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Budget Rhetoric and Budget Reality



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In his State of the Union address, President Obama said he was “setting the record straight” on budget deficits. He followed that up by talking about how he had been in a tough spot when he took office. This pairing of statements — delivered in a completely serious tone — was actually greeted with some laughter in the chamber. People tend to laugh at the absurd.

Let’s really set the record straight:

The Congressional Budget Office has just released deficit projections for 2010, the first year for which President Obama and this Congress are entirely accountable. They show that the federal budget deficit for 2010, in inflation-adjusted dollars, will be the second-highest in this country’s history. The Civil War, World War I, the Great Depression, and World War II were tough times to be in office, but we never ran deficits this high during any of them — even after adjusting for inflation!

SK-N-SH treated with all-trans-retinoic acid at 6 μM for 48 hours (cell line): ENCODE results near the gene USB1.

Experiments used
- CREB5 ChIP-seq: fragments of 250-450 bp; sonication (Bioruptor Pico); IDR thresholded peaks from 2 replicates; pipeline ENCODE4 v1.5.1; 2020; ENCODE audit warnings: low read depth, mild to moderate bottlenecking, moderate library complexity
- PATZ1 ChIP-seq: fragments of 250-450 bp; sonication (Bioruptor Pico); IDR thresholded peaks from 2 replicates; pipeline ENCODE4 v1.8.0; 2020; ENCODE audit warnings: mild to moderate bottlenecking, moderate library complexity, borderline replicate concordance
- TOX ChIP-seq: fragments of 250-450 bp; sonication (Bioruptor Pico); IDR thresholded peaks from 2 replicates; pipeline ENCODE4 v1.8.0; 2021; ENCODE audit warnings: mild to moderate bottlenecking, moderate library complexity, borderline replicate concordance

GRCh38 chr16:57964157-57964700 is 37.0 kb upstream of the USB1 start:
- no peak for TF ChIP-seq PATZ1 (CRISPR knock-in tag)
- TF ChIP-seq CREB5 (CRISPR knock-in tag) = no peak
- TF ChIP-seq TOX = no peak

In fact, if not for President Obama’s $787 billion “economic stimulus” and its effect on last year’s deficit, the 2010 deficit would be the very highest inflation-adjusted deficit in U.S. history.

The president was shameless enough to say that the federal government should tighten its fiscal belt. The disconnect between the rhetoric and the reality is staggering.

– Jeffrey H. Anderson, the director of the Benjamin Rush Society, was the senior speechwriter for Secretary Mike Leavitt at the U.S. Department of Health and Human Services.



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